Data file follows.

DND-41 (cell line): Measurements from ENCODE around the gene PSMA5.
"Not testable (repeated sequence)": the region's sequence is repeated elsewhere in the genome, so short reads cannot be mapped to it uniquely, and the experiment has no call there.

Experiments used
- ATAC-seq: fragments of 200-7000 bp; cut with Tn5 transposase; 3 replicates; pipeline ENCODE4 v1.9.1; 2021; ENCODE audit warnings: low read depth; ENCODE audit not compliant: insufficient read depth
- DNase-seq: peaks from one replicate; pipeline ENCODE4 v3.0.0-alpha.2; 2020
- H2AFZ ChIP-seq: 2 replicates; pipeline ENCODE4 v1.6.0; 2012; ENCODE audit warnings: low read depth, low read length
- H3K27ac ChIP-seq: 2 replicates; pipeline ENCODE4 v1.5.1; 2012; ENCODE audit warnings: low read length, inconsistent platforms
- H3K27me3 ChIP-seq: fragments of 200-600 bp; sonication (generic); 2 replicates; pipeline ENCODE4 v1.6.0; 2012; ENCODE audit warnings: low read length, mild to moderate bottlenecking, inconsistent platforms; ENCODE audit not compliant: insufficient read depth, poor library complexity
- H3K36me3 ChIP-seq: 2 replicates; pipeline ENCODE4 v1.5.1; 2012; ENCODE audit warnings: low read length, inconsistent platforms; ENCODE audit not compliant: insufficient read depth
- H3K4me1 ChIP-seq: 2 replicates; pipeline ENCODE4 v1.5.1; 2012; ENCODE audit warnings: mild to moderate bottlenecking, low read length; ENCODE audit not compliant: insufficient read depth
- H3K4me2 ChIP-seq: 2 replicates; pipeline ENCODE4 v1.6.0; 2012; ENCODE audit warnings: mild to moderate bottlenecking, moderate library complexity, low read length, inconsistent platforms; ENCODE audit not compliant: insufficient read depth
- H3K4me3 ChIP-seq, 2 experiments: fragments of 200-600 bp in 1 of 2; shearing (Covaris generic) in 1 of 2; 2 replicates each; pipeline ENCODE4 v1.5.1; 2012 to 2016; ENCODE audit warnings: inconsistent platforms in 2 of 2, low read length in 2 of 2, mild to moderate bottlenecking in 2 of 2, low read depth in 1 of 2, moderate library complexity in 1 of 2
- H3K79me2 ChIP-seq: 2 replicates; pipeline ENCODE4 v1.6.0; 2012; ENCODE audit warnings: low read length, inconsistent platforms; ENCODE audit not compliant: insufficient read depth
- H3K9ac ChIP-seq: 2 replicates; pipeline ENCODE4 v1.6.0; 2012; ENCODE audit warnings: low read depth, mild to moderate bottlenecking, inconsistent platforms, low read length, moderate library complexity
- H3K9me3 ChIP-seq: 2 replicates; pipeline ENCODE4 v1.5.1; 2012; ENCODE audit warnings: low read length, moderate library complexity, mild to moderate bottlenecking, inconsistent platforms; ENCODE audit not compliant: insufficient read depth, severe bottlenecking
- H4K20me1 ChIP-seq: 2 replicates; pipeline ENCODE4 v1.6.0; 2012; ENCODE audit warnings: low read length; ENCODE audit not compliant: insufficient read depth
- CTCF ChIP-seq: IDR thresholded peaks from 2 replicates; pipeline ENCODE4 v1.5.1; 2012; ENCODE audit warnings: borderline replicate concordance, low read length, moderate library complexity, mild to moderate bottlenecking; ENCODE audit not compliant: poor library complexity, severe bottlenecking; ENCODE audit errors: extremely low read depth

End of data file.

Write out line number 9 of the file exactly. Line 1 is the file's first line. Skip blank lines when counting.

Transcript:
- H3K36me3 ChIP-seq: 2 replicates; pipeline ENCODE4 v1.5.1; 2012; ENCODE audit warnings: low read length, inconsistent platforms; ENCODE audit not compliant: insufficient read depth